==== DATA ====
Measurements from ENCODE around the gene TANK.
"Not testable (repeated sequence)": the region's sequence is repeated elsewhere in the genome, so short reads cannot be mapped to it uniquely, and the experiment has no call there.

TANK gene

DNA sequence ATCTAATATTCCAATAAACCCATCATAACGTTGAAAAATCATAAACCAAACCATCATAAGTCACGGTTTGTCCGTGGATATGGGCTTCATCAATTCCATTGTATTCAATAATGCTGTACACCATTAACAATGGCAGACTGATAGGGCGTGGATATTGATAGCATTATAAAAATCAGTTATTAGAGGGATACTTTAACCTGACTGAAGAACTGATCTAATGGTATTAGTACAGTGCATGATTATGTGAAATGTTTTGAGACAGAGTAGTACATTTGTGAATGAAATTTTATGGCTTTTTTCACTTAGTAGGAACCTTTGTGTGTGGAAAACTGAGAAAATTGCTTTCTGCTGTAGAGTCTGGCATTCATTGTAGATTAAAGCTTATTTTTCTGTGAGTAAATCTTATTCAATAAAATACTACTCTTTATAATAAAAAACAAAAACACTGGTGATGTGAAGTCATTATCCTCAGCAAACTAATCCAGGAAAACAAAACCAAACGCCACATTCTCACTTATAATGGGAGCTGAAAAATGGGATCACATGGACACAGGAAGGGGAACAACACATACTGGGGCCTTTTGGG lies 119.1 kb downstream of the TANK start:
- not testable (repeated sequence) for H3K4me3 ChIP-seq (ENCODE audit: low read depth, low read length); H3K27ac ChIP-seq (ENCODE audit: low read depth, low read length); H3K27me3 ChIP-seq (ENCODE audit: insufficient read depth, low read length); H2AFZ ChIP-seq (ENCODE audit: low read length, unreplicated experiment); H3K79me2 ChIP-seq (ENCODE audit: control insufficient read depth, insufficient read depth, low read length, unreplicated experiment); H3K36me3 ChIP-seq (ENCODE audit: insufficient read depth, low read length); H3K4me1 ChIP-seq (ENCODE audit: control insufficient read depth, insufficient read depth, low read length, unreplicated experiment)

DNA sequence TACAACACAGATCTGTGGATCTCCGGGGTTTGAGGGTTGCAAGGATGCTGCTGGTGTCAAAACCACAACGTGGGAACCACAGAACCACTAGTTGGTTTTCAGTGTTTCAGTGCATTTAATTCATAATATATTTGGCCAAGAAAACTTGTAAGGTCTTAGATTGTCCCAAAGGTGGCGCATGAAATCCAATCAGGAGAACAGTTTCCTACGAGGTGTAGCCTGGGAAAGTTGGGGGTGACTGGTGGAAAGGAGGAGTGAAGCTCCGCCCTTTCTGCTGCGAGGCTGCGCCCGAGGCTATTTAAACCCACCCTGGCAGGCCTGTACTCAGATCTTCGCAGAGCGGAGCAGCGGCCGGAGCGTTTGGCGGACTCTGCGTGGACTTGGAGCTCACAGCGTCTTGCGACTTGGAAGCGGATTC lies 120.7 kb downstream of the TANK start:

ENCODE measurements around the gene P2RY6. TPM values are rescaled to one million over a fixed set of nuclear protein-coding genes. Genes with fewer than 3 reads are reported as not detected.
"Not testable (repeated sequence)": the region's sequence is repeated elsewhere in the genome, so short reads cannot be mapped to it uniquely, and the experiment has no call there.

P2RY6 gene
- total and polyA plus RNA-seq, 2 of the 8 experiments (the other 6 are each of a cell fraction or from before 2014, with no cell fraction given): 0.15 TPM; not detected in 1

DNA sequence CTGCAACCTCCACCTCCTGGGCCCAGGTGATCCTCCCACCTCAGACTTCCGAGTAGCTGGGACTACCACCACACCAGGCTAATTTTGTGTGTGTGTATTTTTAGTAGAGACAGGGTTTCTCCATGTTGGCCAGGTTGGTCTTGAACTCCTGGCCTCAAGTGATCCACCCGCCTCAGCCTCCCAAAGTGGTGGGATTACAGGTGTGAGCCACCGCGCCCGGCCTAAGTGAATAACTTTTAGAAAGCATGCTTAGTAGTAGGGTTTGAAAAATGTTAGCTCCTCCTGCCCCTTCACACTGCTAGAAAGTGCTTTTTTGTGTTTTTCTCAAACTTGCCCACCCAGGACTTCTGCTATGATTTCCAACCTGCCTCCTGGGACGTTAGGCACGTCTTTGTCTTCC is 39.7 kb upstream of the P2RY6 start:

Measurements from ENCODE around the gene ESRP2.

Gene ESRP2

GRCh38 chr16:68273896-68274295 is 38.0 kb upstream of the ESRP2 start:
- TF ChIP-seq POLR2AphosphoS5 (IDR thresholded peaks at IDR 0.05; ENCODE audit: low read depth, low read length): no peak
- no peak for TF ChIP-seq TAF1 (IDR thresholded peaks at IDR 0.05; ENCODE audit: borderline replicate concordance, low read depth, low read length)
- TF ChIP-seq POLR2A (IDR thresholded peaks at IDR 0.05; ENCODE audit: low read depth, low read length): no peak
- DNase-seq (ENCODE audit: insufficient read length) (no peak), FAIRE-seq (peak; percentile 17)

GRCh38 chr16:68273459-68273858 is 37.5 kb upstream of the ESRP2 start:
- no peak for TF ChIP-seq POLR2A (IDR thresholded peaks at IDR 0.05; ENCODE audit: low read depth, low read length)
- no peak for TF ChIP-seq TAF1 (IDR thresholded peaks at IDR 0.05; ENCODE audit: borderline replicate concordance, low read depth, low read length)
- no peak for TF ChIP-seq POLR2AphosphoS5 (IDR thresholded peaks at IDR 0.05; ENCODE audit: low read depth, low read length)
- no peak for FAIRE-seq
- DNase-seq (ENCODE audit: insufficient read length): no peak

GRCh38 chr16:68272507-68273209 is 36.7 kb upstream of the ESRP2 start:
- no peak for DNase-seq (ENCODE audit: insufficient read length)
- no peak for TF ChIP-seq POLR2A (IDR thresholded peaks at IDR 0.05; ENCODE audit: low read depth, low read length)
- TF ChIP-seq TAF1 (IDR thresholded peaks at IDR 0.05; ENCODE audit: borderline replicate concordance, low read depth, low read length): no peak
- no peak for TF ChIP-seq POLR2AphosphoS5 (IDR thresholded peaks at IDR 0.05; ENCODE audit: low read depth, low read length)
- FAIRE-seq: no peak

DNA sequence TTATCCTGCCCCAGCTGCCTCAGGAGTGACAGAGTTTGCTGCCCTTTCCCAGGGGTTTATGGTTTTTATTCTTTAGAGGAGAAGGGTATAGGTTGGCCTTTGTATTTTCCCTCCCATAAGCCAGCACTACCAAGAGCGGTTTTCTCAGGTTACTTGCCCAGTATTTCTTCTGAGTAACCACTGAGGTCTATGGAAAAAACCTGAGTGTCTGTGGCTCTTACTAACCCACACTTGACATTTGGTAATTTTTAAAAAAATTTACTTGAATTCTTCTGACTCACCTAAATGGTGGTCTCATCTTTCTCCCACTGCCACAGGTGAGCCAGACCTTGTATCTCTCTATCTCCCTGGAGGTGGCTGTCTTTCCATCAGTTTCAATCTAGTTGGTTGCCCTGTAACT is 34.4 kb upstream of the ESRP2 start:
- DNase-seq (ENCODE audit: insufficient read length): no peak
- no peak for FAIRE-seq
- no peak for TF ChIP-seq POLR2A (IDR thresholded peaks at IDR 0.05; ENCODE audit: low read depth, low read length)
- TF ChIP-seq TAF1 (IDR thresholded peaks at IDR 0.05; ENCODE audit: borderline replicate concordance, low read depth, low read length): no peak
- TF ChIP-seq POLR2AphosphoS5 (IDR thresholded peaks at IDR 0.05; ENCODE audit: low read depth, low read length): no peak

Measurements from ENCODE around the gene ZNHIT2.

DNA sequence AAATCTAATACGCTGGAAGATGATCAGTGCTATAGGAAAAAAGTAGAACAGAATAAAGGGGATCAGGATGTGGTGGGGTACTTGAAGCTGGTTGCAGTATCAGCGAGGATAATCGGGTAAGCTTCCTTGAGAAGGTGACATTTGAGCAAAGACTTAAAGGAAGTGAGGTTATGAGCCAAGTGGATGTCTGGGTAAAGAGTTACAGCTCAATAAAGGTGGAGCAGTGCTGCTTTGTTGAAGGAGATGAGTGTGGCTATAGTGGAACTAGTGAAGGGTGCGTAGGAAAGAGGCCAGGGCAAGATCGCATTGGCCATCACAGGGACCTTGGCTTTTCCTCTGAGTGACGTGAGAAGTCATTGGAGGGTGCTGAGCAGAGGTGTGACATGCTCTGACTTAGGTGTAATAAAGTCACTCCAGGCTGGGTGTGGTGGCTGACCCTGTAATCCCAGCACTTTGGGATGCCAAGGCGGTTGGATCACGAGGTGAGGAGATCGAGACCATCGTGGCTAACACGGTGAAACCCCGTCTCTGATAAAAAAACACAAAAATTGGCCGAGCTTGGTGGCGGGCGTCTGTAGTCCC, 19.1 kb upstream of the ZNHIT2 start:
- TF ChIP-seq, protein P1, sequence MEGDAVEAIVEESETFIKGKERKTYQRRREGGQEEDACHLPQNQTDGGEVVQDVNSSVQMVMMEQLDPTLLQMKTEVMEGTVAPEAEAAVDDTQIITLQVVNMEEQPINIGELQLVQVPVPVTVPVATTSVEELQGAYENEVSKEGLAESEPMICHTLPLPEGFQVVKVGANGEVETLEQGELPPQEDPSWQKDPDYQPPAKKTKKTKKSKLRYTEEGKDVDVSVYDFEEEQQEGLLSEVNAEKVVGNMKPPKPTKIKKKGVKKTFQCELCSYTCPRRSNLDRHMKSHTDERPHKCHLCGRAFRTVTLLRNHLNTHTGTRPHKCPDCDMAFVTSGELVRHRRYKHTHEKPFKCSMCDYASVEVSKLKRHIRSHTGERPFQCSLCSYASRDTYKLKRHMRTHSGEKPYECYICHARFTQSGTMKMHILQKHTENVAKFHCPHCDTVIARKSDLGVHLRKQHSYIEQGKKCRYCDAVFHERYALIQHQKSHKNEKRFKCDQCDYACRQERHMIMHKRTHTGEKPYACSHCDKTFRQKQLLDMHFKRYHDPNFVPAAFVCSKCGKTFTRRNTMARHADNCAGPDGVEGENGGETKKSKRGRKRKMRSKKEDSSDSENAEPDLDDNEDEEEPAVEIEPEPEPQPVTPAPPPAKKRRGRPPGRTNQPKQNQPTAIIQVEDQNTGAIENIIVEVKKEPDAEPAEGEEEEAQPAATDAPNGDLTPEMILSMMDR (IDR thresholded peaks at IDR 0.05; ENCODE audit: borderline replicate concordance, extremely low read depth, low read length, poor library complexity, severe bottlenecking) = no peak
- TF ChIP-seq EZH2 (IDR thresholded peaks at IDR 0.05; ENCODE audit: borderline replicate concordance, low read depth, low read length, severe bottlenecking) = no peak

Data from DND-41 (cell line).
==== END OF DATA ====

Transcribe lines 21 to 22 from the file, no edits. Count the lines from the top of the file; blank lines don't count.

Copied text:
- no peak for TF ChIP-seq TAF1 (IDR thresholded peaks at IDR 0.05; ENCODE audit: borderline replicate concordance, low read depth, low read length)
- no peak for TF ChIP-seq POLR2AphosphoS5 (IDR thresholded peaks at IDR 0.05; ENCODE audit: low read depth, low read length)